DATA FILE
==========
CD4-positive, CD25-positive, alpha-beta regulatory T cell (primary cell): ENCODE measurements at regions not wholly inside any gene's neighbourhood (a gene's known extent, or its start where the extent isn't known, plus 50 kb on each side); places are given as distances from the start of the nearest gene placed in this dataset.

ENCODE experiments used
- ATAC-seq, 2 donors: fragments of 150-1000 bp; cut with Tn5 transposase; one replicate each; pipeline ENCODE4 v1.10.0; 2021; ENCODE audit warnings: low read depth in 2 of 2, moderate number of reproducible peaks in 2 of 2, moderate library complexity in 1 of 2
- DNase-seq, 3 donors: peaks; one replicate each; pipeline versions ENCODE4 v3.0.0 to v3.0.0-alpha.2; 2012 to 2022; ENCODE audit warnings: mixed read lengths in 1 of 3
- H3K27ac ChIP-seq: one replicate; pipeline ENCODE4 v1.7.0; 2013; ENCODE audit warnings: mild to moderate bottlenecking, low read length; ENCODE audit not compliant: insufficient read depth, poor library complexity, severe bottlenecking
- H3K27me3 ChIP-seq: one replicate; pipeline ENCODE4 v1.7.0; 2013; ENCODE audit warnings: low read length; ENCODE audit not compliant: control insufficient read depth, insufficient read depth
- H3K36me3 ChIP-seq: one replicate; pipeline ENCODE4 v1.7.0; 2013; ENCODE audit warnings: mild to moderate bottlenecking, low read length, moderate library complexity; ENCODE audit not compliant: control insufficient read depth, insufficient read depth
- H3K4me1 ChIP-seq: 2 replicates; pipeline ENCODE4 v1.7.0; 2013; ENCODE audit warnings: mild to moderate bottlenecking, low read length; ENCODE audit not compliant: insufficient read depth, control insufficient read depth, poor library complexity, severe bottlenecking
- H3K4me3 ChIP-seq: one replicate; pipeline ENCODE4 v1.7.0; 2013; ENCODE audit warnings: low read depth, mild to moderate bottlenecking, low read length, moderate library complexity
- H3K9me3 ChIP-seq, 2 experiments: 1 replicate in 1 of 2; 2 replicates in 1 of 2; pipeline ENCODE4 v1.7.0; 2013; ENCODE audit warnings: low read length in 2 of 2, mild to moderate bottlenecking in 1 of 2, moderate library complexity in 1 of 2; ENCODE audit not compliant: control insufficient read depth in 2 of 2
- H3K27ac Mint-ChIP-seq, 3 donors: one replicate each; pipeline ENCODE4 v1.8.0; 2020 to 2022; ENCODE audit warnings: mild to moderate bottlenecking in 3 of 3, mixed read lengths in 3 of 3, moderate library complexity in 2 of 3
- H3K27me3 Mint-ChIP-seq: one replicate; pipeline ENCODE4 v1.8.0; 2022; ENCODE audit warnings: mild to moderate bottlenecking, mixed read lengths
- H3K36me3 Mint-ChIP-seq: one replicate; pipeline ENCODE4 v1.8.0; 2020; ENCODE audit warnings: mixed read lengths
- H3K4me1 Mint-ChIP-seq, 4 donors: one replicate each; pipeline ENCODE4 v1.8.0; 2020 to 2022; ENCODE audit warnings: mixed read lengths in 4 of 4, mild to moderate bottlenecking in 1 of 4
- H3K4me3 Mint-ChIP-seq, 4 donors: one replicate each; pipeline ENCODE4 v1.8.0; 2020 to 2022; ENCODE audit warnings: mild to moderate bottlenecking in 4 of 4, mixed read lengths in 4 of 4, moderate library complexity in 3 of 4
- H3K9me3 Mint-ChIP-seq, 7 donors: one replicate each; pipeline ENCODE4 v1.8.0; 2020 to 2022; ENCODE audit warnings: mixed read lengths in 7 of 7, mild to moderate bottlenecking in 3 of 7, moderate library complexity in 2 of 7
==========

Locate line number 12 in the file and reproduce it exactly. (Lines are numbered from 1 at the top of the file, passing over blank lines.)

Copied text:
- H3K27me3 Mint-ChIP-seq: one replicate; pipeline ENCODE4 v1.8.0; 2022; ENCODE audit warnings: mild to moderate bottlenecking, mixed read lengths